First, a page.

Coauthors (left to right): Joseph M. Lukens, Andrew M. Weiner and Daniel E. Leaird.
Just as metamaterials experts have been learning how to hide objects in space, other researchers are trying to conceal signals in the time domain. Several U.S. researchers have demonstrated a “temporal cloak” that works at a realistic data rate for telecommunications (Nature 498, 205).
Three scientists at Purdue University (U.S.A.) built the cloak out of off-the-shelf optical components, such as phase modulators and chirped fiber Bragg gratings. The cloak is a temporal version of the so-called Talbot effect, which in the spatial domain regenerates the image of a diffraction grating at certain periodic distances from the grating.
In the experiment, the team set up pairs of pulse modulators in front of and behind an intensity modulator, which sent out a sinusoidal signal representing the “event” to be cloaked. When the researchers turned on the cloak, it made “holes” in the signal that concealed the signal, similar to the way that metamaterials divert light around obstacles in order to hide them.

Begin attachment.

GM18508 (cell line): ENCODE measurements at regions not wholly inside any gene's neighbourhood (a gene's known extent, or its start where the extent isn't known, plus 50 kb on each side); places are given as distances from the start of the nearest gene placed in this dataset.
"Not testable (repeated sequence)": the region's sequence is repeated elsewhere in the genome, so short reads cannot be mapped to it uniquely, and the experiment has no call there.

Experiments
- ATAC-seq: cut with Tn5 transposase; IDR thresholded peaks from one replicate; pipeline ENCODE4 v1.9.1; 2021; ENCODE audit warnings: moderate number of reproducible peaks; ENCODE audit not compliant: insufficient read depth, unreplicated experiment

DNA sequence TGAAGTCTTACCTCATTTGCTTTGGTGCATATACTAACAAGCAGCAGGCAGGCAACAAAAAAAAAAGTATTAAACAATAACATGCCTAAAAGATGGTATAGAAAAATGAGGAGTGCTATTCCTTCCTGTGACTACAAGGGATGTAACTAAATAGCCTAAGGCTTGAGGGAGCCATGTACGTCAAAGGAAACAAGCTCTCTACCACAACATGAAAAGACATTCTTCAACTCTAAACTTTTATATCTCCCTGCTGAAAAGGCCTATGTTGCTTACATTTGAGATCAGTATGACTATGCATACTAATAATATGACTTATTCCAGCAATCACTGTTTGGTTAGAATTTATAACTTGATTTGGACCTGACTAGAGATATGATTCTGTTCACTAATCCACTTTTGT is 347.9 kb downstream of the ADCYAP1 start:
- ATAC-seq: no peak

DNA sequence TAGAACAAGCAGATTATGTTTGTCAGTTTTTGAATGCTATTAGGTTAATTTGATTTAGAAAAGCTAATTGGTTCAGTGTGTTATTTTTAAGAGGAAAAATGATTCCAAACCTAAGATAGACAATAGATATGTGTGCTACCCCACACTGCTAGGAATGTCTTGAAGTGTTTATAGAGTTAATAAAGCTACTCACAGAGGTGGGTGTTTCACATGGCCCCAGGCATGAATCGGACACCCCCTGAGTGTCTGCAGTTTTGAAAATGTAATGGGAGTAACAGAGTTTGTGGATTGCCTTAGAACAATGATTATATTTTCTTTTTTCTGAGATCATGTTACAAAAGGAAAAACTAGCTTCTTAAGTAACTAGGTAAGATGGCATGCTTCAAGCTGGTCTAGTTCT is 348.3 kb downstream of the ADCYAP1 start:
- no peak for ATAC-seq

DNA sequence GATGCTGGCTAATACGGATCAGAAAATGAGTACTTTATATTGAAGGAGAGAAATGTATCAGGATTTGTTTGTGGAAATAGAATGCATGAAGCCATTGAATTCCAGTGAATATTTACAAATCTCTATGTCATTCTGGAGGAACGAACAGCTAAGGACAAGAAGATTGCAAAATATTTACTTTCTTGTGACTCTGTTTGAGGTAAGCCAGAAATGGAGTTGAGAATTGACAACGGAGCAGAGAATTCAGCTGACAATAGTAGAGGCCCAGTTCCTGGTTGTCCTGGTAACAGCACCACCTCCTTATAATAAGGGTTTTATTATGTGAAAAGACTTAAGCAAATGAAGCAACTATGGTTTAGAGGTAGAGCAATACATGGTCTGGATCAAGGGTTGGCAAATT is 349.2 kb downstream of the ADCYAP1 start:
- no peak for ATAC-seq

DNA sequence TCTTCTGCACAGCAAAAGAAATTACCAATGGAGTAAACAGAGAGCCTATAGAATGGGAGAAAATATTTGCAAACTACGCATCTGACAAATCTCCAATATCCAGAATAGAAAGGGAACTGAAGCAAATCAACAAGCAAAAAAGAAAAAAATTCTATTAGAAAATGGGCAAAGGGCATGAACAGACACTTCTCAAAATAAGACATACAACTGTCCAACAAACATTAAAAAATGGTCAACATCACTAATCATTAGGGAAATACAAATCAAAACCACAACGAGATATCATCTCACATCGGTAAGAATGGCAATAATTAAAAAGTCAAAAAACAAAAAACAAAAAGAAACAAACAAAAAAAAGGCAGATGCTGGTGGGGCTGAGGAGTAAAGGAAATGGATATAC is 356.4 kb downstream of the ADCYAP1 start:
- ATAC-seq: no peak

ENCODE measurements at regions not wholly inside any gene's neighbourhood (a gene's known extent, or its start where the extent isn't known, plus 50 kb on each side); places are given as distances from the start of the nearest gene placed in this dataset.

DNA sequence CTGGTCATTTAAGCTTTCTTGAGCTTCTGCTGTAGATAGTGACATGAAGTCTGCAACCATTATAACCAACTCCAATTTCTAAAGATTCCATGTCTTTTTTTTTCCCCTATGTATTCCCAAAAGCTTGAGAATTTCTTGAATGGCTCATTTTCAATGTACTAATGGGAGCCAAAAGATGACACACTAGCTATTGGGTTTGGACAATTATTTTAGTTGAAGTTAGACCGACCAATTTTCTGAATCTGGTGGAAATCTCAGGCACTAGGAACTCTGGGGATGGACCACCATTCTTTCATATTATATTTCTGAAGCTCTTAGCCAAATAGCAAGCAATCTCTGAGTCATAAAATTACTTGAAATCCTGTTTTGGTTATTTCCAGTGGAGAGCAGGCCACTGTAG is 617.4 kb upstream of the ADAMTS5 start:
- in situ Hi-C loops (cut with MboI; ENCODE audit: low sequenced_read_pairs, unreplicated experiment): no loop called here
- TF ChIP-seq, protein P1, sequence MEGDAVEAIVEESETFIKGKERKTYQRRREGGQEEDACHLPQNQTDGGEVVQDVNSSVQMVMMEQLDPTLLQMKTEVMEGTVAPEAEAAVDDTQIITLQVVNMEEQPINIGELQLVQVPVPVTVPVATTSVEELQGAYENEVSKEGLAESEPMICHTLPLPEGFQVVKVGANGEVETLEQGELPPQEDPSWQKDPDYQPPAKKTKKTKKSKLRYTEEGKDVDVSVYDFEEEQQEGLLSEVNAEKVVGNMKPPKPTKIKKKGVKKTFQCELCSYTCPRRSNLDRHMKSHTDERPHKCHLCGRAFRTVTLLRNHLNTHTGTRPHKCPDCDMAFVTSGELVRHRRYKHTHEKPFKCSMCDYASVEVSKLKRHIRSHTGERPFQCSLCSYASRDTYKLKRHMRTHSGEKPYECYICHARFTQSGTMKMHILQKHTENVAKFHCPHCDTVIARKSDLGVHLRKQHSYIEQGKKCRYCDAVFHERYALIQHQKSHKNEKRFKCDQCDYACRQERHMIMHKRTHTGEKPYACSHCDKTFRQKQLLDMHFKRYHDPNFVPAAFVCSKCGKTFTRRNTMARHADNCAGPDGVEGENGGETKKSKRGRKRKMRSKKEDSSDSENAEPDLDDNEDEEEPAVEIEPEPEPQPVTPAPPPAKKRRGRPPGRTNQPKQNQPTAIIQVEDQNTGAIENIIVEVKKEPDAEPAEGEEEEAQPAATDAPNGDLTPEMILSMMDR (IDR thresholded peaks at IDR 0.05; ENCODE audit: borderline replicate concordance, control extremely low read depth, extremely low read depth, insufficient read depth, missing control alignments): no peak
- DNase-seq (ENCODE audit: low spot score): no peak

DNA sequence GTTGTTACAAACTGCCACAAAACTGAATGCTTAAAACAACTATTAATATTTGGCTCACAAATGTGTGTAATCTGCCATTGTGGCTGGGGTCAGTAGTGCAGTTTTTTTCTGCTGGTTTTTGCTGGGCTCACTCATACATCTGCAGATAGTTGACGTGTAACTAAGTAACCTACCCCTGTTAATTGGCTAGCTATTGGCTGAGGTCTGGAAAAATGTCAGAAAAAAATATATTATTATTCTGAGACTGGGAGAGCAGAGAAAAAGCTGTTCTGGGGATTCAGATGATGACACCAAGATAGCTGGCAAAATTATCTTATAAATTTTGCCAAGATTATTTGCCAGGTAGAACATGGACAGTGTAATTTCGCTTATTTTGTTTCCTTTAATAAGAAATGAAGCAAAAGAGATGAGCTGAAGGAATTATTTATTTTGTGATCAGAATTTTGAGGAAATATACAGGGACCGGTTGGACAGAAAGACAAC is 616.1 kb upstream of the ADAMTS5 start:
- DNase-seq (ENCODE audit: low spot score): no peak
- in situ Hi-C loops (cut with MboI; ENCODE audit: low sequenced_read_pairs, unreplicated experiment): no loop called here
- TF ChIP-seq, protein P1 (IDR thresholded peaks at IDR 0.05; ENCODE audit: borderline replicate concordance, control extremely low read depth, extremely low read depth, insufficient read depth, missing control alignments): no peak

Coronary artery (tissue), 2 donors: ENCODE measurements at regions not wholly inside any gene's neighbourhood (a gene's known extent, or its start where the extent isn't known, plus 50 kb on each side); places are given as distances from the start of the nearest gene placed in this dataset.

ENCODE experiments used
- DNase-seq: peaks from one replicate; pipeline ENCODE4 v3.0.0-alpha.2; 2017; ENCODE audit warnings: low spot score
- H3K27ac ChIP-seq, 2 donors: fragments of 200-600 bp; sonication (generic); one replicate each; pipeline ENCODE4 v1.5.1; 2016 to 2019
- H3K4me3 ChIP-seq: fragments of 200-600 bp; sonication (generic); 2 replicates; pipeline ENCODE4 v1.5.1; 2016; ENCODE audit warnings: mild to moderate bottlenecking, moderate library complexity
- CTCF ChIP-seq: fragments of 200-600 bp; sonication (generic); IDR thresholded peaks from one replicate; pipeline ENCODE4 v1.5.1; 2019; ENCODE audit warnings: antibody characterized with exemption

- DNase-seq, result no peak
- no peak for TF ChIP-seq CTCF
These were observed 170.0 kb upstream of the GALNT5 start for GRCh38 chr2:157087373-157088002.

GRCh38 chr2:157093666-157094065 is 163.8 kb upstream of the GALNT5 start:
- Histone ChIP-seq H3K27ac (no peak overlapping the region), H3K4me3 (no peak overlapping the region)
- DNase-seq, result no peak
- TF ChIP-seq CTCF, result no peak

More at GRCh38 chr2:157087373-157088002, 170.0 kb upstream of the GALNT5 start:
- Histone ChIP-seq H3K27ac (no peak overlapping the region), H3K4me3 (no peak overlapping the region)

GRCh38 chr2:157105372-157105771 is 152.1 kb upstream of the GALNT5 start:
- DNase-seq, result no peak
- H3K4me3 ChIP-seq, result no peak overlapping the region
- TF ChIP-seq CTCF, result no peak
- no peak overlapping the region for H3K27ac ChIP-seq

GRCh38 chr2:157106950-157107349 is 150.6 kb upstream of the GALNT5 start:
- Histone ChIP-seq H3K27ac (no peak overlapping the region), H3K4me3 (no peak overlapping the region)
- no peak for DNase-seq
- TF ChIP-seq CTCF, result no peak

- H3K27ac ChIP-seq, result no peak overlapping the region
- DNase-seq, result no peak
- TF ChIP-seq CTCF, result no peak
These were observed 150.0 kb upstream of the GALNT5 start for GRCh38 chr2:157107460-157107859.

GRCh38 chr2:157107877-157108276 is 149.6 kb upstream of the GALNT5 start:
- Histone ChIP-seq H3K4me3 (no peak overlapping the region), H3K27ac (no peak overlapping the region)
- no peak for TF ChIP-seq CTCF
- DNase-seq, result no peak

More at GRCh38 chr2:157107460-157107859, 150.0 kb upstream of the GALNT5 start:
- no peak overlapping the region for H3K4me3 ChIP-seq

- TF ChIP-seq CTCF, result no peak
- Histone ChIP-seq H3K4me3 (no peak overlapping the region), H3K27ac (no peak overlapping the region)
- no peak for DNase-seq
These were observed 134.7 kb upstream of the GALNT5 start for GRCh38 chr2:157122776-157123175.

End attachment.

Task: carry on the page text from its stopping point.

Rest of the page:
According to lead author Joseph M. Lukens, a Purdue graduate student in electrical and computer engineering, the experimental results are getting close to the point of practical application in fields such as cybersecurity, thanks to the speed of the method and the use of widely available components.
More research must be done, however, to make the cloak into a commercial product. “For example, our cloak applies to a single wavelength, whereas in the future one would like to be able to handle a fiber link that holds multiple data streams,” Lukens says. “Additionally, at present the cloak does not provide a means to send the data to a second receiver while the first receiver is cloaked (it simply hides the data from one recipient). With more research, it should be possible to cloak the data stream along one channel, but then simultaneously send it faithfully to someone else along another.”